After reviewing judicial interpretations from other jurisdictions, the Kansas Supreme Court concluded that the trial court's interpretation did not comply with the purposes of the Guaranty Act. Id. at 806. The court held that Hetzel had exhausted her rights under the nonduplication provision and that, even though Hetzel settled for less than her policy limits, she could still collect "the excess coverage that the Guaranty Association had a duty to provide," which was the difference between the Guaranty Act liability limits and the policy limit of her uninsured motorist coverage. Id. at 805-06.

The Colorado Act provides a mechanism for the payment of claims against an insured whose insurer becomes insolvent. §§ 10-4-502, -503. The Act's stated purpose in such circumstances is to avoid excessive delay in payment and financial loss to claimants and policyholders. § 10-4-502. In order to effectuate these purposes, we conclude, like the Hetzel court, that Harris' settlement exhausts her rights under the uninsured motorist policy and that she may bring a claim to recover the difference between the policy limit of her uninsured motorist coverage and the statutory liability limit of the Act. A contrary conclusion would not fulfill the purposes of the Act. Requiring a claimant to recover the full amount of the uninsured motorist coverage could result in excessive delay in payments because the claimant, in many cases, would be required to litigate his or her uninsured motorist claim in order to recover the full amount so as to satisfy the exhaustion requirement. A contrary conclusion could also result in financial loss to both claimants and policyholders because they would incur the costs for which the insolvent company would be liable if it had remained solvent. In enacting the CIGA, the General Assembly intended to protect the public and did not intend to hinder or foreclose its recovery.

Allowing Harris to recover from the CIGA, subject to a reduction by the policy limit of her uninsured motorist coverage, avoids windfall recoveries and duplicate recoveries by Harris against the CIGA. This approach also places on the claimant the burden of maximizing his or her uninsured motorist recovery. To relieve a claimant of this burden would serve as a potential windfall to the uninsured motorist insurer who could avoid the full amount of their liability by negotiating a one-sided settlement with the disinterested claimant.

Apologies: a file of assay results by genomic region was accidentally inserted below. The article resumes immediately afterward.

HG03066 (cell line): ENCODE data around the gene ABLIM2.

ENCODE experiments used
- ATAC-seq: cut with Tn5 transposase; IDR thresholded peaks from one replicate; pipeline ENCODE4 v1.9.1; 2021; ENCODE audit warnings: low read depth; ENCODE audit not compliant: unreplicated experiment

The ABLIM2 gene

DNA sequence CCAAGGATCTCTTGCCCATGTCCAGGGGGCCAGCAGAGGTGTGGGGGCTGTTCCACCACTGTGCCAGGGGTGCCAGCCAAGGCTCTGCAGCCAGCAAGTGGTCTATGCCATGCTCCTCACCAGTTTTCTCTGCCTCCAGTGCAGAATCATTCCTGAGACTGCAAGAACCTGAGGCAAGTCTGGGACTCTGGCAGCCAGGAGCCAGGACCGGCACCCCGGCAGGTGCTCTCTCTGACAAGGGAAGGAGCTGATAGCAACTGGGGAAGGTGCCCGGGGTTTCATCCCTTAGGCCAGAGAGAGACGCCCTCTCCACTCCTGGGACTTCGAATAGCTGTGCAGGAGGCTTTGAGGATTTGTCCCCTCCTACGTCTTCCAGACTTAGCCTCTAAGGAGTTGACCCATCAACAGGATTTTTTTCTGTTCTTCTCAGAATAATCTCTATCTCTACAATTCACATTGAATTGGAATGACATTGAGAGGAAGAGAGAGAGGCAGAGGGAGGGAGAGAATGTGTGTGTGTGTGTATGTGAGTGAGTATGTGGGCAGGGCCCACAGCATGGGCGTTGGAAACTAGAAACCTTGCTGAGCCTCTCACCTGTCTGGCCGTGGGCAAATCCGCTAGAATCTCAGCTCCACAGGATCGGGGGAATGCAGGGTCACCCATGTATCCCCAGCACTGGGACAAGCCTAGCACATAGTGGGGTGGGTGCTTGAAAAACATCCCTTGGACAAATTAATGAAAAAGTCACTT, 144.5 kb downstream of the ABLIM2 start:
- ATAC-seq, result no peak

In addition to effectuating the purposes and intent of the Act, the approach we adopt today is consistent with the public and judicial policies of Colorado. Because Harris could recover more by settling for $22,500 than by arbitrating or litigating her uninsured motorist claim and receiving the full amount, Harris settled with her uninsured motorist insurer and avoided litigation on that claim. The public and judicial policies in Colorado favor the settlement of such disputes. See Davis v. Flatiron Materials Co., 182 Colo. 65, 71, 511 P.2d 28, 32 (1973).

C.

The CIGA argues that we should follow the approach adopted in Prutzman v. Armstrong, 90 Wash. 2d 118, 579 P.2d 359 (1978), and other cases, in which the court held that a claimant who settled her claim for less than the full amount of the uninsured motorist policy had not exhausted her rights as required by the nonduplication of recovery provision, section 10-4-512(1). *1143 As stated above, this approach conflicts with the purposes of the Act. Also, this approach would discourage settlement of uninsured motorist claims because a person would have to recover the full amount of that policy in order to file a claim against the CIGA. As stated above, public policy favors the settlement of such disputes.[3]

We affirm.

NOTES

[1] We also granted certiorari to consider whether the CIGA was subject to the $100,000 liability limit in section 10-4-508(1)(a), 4A C.R.S. (1991 Supp.), or the pre-1988-amendment $50,000 liability limit, § 10-4-508(1)(a), 4A C.R.S. (1987). Both the district court and the court of appeals used the $100,000 liability limit. The district court's use of the $100,000 limit was neither contested in the district court nor raised on appeal to the court of appeals. Accordingly, the issue of whether the CIGA has a potential liability of $100,000 or $50,000 in this case is not properly before this court.

[2] The district court also entered a judgment in favor of Guthrie and Keseloff that the CIGA was obligated to defend them.

[3] As stated in Part II.A., some jurisdictions have adopted a third approach. Under this approach, settlement of a suit for less than the full amount of the uninsured motorist policy satisfies the exhaustion requirements in the nonduplication provision as long as the settlement was executed in good faith. See Watts v. Michigan Dep't of State, 394 Mich. 350, 231 N.W.2d 43 (1975). If the settlement was executed in good faith, the claimant is allowed to recover the difference between the settlement amount and the liability limits of the Guaranty Fund. We reject this approach because it will allow for collusive settlements and excessive litigation, and may result in the CIGA subsidizing the uninsured motorist insurer by requiring the CIGA to pay the difference between the settlement amount and the uninsured motorist policy limit.